By: Adam Luscombe, Student Voices writer
Can Socialism Work?
There is no doubt that the rise of Jeremy Corbyn since the start of his first Labour leadership campaign has woken up the silent arguments for socialism and more extreme left wing politics and created many more, but is socialism really going to revolutionise society and destroy the political elite?
So what is Socialism?
It is described as the first step to a new society, as sort of the toddler years before it takes the leap into a new fully nationalised communist state. It refers to the distribution of wealth and goods in a similar way to Communism yet just not as extreme and thus probably a more viable alternative to Capitalism for those who really want change. In Marxist theory it is called the ‘ transitional social state between the overthrow of capitalism and the realization of Communism’ This gives the sense that it was an ideology born by the early communists (Marx and Lenin ect) to attract the rest of the war – torn world and say that there is a solution that will provide you with the care you need, the money you need, the jobs you need, yet will not destroy everything you know and will allow you to maintain some control over your life.
Socialism is the approach that nationalises industry sectors such as railways and energy and thus, in theory, provides better public service rather than just provide a money making machine in which investors will pump in as little money as possible in return for the highest profit. It means that these sectors will be owned by the people and society as a whole. The fact that there is an absence of a multi-millionaire owner means that there will be cheaper consumer costs and as any profit made should (in the absence of corruption) be reinvested back into the sector, better quality. This means the end of overpriced train tickets for a train that is going to be late and the end of scruffy old train stations that really need renovation. Although, they are still producing a hefty profit and so the owner is happy and will invest no more to get these issues fixed. It does therefore look like a utopian alternative to capitalism. It is idealistically the perfect solution for poverty in a society as the government would be in full control of public services and so would provide free healthcare, education and other items deemed essential to living would be provided. The advantages of a socialist society seem undeniably attractive, yet like every political system before it, it does have his problems.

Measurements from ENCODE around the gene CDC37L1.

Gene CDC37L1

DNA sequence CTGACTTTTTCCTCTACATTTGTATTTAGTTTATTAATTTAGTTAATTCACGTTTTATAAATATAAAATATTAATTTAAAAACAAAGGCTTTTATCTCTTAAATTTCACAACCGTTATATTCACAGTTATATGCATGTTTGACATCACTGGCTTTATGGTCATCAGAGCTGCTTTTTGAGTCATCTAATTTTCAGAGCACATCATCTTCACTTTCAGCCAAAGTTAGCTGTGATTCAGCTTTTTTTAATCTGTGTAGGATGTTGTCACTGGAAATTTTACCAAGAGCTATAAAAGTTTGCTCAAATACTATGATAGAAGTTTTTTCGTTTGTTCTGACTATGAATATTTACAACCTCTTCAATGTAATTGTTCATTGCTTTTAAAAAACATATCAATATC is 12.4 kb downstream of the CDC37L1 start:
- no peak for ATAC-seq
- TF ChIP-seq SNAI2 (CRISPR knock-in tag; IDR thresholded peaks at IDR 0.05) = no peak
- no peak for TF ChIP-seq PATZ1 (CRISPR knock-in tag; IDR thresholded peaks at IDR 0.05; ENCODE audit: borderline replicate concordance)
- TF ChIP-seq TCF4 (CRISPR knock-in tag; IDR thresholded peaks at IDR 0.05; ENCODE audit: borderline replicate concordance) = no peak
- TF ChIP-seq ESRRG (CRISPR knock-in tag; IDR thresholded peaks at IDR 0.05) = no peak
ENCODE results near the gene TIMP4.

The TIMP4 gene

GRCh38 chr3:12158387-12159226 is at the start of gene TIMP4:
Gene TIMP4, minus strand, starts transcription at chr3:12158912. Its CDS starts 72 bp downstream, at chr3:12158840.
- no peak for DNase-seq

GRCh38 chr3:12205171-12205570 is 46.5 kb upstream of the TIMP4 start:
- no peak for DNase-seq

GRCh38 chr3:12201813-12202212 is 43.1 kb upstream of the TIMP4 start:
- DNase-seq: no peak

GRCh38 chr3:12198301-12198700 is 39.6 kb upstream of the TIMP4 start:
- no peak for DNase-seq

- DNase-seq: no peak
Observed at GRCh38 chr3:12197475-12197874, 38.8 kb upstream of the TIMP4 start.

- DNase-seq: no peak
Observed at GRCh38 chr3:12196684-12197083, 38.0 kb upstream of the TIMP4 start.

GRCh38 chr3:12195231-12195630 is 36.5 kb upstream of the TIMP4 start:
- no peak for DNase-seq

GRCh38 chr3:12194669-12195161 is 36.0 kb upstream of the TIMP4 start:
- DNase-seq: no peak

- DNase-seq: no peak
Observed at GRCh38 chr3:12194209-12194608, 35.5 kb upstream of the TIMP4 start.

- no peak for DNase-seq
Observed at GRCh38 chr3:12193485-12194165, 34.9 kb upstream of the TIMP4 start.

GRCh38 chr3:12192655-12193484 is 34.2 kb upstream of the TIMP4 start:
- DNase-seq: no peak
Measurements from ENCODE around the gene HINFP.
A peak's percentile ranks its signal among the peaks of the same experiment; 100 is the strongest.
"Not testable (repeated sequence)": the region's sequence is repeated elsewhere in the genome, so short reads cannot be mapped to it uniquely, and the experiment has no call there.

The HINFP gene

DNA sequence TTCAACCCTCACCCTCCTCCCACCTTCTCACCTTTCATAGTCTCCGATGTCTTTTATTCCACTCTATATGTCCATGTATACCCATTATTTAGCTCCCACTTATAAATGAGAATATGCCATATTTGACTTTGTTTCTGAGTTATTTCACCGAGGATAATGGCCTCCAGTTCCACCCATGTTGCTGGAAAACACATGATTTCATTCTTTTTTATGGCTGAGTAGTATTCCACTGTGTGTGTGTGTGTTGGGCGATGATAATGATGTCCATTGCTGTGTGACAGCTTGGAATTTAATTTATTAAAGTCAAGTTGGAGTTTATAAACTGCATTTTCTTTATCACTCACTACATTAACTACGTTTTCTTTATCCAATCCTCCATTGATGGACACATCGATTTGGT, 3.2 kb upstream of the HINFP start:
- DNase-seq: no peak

The biggest hint of the failures in Socialism is the fact that there are no proper examples of successful Socialist countries. It is just too idealistic for a society in which everyone works the same and the government provides them with everything they need. Firstly, people are lazy. Everybody would rather not work, and socialism only fosters that ideology. You would not have to do anything your entire working life yet still know that you will get everything you need, including food on the table every day. This results in a lack of a workforce and thus a lack of consumer products such as food. This means that nobody would really be producing the food you need and so there wouldn’t be enough. That wouldn’t work. People would then be forced to work, and they would need an incentive, which can only really be money and thus you are back to a capitalist society. This ignores the huge economic issue that arises from providing everybody with everything. This being the simple fact that it would be ridiculously expensive. Tax rates would be far higher than they are now and there would just be a lack of money in the state. The argument earlier about lower train costs would not be achievable as the government would have to charge more to be able to maintain the service and cover other costs. With all of this you get the picture of a very poor and inefficient society.
So really, in the 21st Century, Socialism seems to be the opposite of the society we should want to be creating. We should be nurturing aspirations, helping people do the best we can, not just be another ‘brick in the wall’. We should be making people work as best they can and help those who can’t. We should be providing personal freedom, after all, nobody knows better about their lives than the people who live them. We should be helping people who are in poverty, not just providing them with money, really helping them, giving them life skills and training so that they can prosper. So ask yourself, can a Socialist society really provide that?
Socialism: Not the answer to 21st century problems Reviewed by Student Voices on 16:32 Rating: